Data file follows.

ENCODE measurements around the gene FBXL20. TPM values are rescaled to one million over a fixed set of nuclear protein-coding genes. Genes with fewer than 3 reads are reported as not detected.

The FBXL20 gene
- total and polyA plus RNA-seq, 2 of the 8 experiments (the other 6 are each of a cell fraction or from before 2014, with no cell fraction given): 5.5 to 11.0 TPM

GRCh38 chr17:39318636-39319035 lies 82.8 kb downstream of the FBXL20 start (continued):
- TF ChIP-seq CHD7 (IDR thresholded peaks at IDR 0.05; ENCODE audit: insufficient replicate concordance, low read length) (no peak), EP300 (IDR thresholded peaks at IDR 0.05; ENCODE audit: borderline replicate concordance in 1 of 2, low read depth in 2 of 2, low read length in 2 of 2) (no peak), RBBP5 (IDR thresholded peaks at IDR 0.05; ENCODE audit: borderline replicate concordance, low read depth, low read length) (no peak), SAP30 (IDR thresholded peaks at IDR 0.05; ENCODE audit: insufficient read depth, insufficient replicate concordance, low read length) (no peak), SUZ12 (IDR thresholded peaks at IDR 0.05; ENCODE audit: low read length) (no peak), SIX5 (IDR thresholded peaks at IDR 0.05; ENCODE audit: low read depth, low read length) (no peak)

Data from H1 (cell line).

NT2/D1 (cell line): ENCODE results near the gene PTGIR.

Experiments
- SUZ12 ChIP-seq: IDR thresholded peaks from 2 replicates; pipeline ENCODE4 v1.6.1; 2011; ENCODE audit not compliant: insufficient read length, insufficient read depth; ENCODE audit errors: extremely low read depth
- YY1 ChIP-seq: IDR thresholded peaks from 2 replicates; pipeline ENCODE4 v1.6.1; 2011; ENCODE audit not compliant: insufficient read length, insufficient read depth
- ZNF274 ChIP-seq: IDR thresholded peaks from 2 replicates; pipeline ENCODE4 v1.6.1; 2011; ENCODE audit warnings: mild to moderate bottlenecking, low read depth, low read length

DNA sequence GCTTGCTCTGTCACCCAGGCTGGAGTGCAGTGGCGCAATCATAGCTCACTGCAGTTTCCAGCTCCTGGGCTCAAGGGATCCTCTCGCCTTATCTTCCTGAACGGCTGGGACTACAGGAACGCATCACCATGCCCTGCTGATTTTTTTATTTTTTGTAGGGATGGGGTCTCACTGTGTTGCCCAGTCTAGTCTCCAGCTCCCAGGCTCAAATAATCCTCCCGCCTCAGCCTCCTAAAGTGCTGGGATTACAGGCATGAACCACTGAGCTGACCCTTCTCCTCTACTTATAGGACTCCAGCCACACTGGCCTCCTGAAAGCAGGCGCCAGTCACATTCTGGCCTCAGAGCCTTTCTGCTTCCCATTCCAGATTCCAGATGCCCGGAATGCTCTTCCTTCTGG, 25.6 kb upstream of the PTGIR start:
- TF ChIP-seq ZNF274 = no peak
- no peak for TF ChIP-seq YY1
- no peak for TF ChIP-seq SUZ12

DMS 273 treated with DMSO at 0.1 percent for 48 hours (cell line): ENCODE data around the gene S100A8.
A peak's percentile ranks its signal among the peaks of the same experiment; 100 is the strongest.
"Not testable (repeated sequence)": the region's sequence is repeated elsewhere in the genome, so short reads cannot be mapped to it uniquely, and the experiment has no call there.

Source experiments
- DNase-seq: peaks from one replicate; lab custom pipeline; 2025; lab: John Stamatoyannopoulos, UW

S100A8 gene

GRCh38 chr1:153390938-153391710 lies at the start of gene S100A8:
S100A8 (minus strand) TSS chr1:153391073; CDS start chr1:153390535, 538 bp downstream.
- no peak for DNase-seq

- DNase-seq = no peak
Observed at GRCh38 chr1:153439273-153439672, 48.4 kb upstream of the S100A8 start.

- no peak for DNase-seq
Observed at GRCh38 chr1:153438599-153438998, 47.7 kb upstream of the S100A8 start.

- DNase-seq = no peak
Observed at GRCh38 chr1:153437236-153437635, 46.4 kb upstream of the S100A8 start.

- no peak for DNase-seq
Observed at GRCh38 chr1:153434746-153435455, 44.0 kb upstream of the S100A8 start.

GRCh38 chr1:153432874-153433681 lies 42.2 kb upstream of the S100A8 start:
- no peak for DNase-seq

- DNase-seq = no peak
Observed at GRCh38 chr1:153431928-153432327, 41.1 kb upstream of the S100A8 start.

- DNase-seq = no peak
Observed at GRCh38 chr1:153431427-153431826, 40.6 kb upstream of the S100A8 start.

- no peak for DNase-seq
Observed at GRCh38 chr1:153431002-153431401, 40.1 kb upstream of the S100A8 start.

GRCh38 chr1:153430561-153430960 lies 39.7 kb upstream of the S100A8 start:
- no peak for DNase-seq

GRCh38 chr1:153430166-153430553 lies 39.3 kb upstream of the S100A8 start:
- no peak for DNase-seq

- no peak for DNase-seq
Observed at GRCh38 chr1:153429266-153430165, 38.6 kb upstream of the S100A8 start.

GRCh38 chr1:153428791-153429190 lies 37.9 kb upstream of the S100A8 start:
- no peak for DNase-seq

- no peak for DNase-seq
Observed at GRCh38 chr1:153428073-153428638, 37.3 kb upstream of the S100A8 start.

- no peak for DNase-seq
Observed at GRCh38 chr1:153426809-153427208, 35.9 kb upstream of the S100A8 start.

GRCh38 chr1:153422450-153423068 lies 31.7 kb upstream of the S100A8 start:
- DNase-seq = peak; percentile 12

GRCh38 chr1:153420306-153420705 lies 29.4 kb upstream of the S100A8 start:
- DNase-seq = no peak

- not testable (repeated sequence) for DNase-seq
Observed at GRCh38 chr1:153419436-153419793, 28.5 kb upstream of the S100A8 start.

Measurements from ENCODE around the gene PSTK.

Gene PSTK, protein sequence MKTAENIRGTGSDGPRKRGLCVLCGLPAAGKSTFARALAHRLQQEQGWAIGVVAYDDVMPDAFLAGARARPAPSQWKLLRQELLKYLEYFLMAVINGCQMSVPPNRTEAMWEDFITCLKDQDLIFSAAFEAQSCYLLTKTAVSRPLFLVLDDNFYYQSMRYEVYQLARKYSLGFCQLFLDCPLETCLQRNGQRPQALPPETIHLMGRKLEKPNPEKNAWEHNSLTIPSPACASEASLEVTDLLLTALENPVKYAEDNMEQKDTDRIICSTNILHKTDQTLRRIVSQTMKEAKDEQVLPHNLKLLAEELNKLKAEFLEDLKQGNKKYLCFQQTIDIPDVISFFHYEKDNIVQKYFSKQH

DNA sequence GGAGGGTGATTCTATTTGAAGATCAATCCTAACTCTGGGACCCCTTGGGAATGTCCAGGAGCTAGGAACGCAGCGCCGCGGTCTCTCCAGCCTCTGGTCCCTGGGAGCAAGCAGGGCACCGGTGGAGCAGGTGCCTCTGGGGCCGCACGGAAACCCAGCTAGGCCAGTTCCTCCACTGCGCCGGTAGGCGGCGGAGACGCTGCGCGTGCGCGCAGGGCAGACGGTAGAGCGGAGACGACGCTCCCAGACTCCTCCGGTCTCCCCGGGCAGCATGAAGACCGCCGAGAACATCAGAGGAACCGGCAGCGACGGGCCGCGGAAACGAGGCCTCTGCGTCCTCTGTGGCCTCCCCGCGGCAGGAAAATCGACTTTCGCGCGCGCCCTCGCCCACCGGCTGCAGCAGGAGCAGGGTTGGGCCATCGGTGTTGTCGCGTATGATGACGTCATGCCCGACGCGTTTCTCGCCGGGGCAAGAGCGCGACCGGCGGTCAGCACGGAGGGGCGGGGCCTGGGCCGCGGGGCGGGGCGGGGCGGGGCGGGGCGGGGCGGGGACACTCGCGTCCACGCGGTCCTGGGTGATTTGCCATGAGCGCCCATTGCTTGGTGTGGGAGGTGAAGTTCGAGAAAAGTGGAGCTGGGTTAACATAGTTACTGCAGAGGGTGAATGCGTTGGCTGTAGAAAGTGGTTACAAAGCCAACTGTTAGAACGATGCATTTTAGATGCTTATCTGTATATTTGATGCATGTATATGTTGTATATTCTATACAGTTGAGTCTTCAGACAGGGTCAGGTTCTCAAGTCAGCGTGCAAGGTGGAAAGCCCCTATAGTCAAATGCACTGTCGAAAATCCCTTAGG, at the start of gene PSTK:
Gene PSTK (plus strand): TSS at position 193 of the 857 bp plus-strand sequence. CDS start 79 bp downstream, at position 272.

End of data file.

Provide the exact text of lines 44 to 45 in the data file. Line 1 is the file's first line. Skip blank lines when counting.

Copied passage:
- no peak for DNase-seq

- no peak for DNase-seq